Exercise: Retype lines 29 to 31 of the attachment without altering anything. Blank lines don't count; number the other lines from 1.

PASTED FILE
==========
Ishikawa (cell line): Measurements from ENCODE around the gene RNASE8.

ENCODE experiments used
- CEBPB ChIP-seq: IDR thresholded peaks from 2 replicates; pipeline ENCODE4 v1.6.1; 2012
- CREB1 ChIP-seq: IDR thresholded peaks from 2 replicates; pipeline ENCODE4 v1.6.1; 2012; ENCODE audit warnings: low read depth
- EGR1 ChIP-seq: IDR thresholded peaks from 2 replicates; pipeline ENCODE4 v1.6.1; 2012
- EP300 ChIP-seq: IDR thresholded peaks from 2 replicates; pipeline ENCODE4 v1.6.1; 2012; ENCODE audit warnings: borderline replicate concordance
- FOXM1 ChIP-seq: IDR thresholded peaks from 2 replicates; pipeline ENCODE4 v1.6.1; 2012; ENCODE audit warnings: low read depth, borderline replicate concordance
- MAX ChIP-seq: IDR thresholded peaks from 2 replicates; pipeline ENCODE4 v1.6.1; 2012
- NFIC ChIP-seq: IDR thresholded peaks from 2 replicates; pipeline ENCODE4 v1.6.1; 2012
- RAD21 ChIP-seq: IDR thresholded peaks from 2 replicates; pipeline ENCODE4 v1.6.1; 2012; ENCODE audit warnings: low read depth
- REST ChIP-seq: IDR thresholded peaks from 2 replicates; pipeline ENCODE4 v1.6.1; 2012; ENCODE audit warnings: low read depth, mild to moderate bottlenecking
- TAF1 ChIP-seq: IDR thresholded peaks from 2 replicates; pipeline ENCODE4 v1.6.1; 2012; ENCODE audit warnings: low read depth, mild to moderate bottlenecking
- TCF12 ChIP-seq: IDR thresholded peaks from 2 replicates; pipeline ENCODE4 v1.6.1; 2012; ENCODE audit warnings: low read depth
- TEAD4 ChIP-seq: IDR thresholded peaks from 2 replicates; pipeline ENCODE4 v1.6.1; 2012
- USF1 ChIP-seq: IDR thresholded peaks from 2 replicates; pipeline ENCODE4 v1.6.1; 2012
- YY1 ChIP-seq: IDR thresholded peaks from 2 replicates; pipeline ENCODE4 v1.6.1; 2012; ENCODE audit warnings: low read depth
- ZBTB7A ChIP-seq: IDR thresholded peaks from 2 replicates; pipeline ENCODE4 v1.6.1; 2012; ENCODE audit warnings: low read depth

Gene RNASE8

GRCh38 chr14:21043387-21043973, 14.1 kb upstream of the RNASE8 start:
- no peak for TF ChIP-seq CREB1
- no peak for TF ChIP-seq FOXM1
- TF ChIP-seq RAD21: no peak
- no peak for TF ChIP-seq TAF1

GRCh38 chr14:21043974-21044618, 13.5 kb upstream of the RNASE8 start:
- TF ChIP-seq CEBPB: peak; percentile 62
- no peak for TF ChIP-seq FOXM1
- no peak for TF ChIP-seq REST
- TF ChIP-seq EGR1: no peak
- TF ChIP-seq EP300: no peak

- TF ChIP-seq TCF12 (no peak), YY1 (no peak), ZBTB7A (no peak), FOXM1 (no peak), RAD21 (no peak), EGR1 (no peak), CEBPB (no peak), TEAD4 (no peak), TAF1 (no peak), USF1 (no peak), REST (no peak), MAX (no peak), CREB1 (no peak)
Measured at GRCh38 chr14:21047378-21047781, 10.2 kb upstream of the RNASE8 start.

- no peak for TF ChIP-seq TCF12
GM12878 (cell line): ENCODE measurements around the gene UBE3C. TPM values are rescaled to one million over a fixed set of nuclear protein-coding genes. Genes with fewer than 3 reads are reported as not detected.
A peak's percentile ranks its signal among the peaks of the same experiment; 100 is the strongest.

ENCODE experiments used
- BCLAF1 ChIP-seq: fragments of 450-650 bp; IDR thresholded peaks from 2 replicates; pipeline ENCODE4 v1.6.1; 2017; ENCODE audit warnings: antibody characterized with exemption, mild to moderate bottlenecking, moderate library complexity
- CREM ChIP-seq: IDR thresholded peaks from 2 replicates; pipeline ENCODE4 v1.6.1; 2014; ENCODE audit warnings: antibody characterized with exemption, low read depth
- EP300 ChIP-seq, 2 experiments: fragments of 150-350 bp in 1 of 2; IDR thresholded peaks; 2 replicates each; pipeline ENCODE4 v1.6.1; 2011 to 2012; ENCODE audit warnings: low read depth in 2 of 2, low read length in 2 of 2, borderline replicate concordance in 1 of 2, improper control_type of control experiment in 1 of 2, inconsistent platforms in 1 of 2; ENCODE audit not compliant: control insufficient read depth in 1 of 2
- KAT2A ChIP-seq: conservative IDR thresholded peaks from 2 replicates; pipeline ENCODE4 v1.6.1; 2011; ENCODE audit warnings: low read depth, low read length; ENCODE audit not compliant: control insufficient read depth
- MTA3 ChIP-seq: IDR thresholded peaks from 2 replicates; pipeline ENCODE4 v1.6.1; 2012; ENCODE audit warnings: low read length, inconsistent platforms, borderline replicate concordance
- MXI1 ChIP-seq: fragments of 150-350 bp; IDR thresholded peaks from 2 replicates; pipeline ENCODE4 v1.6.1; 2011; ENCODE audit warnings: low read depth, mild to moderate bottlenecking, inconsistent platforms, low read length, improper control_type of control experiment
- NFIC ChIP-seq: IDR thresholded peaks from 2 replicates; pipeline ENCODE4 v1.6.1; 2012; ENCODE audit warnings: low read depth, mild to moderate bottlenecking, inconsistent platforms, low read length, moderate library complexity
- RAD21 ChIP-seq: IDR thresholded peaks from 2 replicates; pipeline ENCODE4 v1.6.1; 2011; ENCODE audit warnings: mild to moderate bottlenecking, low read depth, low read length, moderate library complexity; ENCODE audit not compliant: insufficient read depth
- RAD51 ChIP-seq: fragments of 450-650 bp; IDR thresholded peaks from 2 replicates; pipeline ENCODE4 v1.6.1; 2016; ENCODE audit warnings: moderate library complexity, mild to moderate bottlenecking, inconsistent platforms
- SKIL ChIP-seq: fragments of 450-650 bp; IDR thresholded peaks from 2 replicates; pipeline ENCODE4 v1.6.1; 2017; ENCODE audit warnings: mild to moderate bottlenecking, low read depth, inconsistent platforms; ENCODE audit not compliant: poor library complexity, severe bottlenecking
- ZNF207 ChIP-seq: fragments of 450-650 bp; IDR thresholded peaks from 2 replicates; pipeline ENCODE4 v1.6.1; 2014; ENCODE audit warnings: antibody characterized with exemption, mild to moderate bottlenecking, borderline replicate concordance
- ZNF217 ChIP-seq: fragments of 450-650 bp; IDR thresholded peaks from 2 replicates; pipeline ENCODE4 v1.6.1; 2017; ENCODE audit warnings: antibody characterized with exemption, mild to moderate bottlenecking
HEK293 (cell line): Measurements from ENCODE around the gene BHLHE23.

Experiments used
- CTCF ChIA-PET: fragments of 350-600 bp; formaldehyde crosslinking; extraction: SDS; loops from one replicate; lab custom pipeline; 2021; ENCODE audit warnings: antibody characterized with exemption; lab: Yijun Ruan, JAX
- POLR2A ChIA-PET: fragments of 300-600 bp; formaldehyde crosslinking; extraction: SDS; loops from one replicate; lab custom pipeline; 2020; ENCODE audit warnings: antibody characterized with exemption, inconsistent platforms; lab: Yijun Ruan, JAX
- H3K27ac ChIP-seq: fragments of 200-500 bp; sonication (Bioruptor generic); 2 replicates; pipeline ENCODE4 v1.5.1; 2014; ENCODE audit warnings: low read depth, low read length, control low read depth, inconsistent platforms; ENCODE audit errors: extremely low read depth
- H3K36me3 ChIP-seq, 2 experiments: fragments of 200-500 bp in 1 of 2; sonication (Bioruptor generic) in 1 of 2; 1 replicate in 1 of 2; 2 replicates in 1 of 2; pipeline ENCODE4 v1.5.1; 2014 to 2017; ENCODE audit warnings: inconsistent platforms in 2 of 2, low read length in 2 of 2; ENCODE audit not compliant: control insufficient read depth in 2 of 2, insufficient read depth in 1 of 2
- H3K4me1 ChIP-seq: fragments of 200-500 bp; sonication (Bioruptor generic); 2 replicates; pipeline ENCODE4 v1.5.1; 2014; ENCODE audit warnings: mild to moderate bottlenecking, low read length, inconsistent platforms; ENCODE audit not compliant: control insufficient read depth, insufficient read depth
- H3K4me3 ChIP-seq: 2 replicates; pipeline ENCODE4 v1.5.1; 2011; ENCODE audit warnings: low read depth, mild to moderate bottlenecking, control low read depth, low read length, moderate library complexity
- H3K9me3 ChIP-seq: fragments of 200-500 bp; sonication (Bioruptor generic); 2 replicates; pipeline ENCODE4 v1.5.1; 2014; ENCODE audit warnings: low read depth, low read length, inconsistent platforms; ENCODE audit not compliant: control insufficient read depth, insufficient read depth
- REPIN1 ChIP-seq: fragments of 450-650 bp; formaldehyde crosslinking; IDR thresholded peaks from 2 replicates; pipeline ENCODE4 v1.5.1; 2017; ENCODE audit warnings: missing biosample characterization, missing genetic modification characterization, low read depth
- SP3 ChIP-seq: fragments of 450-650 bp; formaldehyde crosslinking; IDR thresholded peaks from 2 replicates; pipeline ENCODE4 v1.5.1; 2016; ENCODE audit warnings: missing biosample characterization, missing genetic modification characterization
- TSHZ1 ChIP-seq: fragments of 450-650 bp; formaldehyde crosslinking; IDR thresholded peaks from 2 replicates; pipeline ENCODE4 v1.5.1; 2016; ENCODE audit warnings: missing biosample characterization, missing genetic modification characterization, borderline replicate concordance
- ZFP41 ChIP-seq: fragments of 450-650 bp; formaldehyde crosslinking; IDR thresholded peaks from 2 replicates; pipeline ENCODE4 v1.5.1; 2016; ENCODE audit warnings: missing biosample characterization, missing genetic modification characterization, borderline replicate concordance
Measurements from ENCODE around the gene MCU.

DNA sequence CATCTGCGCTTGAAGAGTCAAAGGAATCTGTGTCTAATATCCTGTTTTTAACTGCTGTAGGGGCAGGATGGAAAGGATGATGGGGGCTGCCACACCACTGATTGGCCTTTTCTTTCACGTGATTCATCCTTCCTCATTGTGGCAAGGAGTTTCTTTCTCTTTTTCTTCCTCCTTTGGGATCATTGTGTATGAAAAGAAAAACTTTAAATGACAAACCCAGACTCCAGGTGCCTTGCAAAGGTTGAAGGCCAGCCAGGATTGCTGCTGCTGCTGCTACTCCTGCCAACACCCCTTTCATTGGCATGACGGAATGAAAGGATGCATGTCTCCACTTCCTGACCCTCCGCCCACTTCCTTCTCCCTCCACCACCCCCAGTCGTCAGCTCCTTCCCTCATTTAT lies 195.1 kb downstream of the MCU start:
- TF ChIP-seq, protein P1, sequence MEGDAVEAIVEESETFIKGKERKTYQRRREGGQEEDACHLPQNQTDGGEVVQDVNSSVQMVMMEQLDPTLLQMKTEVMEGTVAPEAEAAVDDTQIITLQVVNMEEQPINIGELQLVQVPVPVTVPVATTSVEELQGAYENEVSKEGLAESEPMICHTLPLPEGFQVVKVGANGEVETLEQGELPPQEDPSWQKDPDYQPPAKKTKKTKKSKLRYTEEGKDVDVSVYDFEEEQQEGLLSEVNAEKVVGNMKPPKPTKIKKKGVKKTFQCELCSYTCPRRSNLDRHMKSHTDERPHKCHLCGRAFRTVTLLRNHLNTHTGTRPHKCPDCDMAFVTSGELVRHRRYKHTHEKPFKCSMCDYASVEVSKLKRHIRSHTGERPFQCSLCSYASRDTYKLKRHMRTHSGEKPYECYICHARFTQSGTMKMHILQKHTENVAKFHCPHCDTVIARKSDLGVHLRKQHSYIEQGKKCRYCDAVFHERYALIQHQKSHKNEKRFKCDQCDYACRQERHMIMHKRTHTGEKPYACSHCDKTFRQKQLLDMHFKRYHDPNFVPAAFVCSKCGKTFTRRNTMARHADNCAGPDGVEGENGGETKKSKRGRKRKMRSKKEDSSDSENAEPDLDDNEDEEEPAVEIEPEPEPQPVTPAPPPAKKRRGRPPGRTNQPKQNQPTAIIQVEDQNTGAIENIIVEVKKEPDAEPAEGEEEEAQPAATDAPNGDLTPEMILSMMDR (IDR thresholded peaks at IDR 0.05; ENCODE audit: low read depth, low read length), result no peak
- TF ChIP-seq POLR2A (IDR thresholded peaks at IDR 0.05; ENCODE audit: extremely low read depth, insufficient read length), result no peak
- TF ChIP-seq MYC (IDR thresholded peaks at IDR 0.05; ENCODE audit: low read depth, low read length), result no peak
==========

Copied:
- TF ChIP-seq EP300: no peak

- TF ChIP-seq TCF12 (no peak), YY1 (no peak), ZBTB7A (no peak), FOXM1 (no peak), RAD21 (no peak), EGR1 (no peak), CEBPB (no peak), TEAD4 (no peak), TAF1 (no peak), USF1 (no peak), REST (no peak), MAX (no peak), CREB1 (no peak)
Measured at GRCh38 chr14:21047378-21047781, 10.2 kb upstream of the RNASE8 start.